Encoding Words for Machine Learning Analysis using Word2Vec

Neural networks understand only numbers. Therefore, if you are working with text, words must be converted into numbers. Suppose you have a corpus — a document(s) of interest. You could assign an integer to each word. For example, if the text started with, “In the beginning” then you could set “In” = 1, “the” = 2, “beginning” = 3, and so on.

But assigning values like this just doesn’t work very well because of how neural networks operate. Briefly, because 1 and 2 are close together numerically, “In” and “the” would be considered very close.

The Word2Vec (“word to vector”) system is one of the best ways to encode words. Briefly, each word is assigned a vector of numbers in a very clever way so that similar words have similar numeric values in the vector. There are several implementations of Word2Vec but I prefer the one in the gensim (the name originally stood for “generate similar” text) Python library.

I wrote a short demo. First I installed the gensim Python package using “pip install gensim”. The I wrote a Python script. My dummy corpus consisted of just three sentences. In a real scenario, your corpus could be huge, such as all of Wikipedia, or hundreds of thousands of news stories. I hard-coded my corpus like so:

sentences = [['In', 'the', 'beginning', 'God', 'created',
              'the', 'heaven', 'and', 'the', 'earth.', 
              'And', 'the', 'earth', 'was', 'without',
              'form,', 'and', 'void;', 'and', 'darkness',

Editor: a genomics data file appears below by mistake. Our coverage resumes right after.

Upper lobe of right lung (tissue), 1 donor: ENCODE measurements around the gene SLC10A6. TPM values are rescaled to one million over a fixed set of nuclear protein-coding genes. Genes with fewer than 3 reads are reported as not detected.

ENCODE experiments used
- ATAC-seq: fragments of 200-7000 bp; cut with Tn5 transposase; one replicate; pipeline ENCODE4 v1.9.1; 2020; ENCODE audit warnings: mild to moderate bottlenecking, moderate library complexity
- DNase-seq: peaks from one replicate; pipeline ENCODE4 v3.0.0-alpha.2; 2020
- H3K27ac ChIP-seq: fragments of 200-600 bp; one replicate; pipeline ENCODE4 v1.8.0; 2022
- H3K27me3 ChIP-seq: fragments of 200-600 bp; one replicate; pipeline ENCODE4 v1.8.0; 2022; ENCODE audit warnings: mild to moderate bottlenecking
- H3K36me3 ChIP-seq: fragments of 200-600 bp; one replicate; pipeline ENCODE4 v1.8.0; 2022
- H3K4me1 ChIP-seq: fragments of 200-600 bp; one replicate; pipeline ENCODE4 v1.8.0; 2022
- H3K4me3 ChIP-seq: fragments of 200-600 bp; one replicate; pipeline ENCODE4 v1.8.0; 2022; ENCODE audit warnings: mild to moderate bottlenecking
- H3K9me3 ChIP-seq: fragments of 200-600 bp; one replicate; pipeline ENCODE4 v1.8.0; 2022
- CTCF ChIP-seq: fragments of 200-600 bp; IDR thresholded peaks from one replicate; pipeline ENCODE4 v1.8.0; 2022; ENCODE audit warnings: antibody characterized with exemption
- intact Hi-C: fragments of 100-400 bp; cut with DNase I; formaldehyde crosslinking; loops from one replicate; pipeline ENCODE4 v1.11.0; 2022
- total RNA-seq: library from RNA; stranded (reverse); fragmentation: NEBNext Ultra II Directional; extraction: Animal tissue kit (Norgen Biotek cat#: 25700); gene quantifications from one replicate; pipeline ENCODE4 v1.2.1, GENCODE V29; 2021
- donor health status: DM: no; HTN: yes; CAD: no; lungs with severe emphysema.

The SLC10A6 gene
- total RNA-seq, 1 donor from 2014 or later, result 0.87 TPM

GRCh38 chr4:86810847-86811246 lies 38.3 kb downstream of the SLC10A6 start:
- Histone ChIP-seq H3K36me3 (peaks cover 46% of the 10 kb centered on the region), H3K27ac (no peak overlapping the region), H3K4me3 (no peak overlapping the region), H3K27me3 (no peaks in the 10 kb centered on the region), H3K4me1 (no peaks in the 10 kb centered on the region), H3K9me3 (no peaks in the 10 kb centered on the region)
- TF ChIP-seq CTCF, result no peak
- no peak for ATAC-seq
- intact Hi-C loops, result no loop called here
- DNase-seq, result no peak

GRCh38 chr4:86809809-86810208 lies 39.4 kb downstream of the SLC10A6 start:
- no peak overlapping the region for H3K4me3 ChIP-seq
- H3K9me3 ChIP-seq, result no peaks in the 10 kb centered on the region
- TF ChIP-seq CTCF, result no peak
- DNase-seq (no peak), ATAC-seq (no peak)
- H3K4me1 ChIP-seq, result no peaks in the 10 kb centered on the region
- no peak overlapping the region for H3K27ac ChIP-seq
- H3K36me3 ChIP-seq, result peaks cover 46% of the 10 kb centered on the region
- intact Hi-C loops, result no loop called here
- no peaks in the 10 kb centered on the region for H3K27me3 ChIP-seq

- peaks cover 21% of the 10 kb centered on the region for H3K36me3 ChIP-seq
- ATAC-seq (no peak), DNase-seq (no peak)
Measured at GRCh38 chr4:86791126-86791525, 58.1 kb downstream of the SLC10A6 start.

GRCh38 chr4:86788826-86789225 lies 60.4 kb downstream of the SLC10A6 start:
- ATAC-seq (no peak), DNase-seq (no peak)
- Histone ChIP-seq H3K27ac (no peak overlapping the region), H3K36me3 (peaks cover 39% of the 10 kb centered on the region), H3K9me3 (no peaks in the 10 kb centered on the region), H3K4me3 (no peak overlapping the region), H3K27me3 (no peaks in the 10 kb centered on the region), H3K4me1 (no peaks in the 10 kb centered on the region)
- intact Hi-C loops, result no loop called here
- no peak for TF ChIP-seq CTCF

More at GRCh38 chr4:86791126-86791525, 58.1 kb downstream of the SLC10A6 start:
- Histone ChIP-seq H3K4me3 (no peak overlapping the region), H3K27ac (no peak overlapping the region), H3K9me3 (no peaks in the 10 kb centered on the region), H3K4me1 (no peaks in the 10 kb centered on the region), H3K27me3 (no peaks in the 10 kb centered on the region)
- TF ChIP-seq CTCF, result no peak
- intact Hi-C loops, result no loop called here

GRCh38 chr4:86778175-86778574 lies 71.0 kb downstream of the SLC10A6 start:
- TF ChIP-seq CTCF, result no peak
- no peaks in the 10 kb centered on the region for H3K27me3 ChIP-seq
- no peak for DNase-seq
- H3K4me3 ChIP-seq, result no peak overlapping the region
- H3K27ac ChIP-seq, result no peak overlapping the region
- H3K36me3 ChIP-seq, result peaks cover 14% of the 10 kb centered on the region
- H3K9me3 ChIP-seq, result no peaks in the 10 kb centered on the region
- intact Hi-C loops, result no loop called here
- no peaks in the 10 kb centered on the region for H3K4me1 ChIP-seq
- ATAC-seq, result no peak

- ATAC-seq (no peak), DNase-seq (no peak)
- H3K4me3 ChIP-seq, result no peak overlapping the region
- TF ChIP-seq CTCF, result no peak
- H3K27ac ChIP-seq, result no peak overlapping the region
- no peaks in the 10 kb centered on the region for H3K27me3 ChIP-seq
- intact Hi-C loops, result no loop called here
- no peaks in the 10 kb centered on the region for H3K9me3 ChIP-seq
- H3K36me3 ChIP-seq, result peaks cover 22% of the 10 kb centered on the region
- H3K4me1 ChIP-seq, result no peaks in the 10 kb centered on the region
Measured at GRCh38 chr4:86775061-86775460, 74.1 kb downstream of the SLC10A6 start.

'was', 'upon', 'the', 'face', 'of', 'the',
              'deep.', 'And', 'the', 'Spirit', 'of', 'God',
              'moved', 'upon', 'the', 'face', 'of', 'the',
              'waters.']]

In a real problem, setting up the corpus is the hard part. You have to deal with punctuation, capitalization, and so on. In this demo I hard-coded the corpus as a list-of-lists. In a non-demo scenario, I’d likely read a corpus from a (UTF-8) text file like: sentences = word2vec.Text8Corpus(‘C:\\Data\\Corpuses\\whatever.txt’).

I built a model, specifying 10 values for each word vector (in a realistic large corpus, you’d use something like 100 or 200 values per word). Then I displayed the values for the word ‘earth’:

[ 0.01721778 -0.03160927 -0.01329765
-0.03671417 0.03356135 -0.03182576
-0.00196723 0.01548103 -0.02937444
0.04018674]

If you had a neural network, this is what you’d feed the network instead of the word ‘earth’. The Word2Vec library can do all kinds of additional capabilities. It’s a remarkable library.

# word_to_vec_demo.py

from gensim.models import word2vec
import logging

logging.basicConfig(format='%(asctime)s : \
  %(levelname)s : %(message)s', level=logging.INFO)

sentences = [['In', 'the', 'beginning', 'God', 'created', 'the',
 'heaven', 'and', 'the', 'earth.', 'And', 'the', 'earth', 'was',
 'without', 'form,', 'and', 'void;', 'and', 'darkness', 'was',
 'upon', 'the', 'face', 'of', 'the', 'deep.', 'And', 'the',
 'Spirit', 'of', 'God', 'moved', 'upon', 'the', 'face',  'of',
 'the', 'waters.']]

print("\nBegin training model on corpus")
model = word2vec.Word2Vec(sentences, size=10, min_count=1)
print("Model created \n")

print("Vector for \'earth\' is: \n")
print(model.wv['earth'])

print("\nEnd demo")


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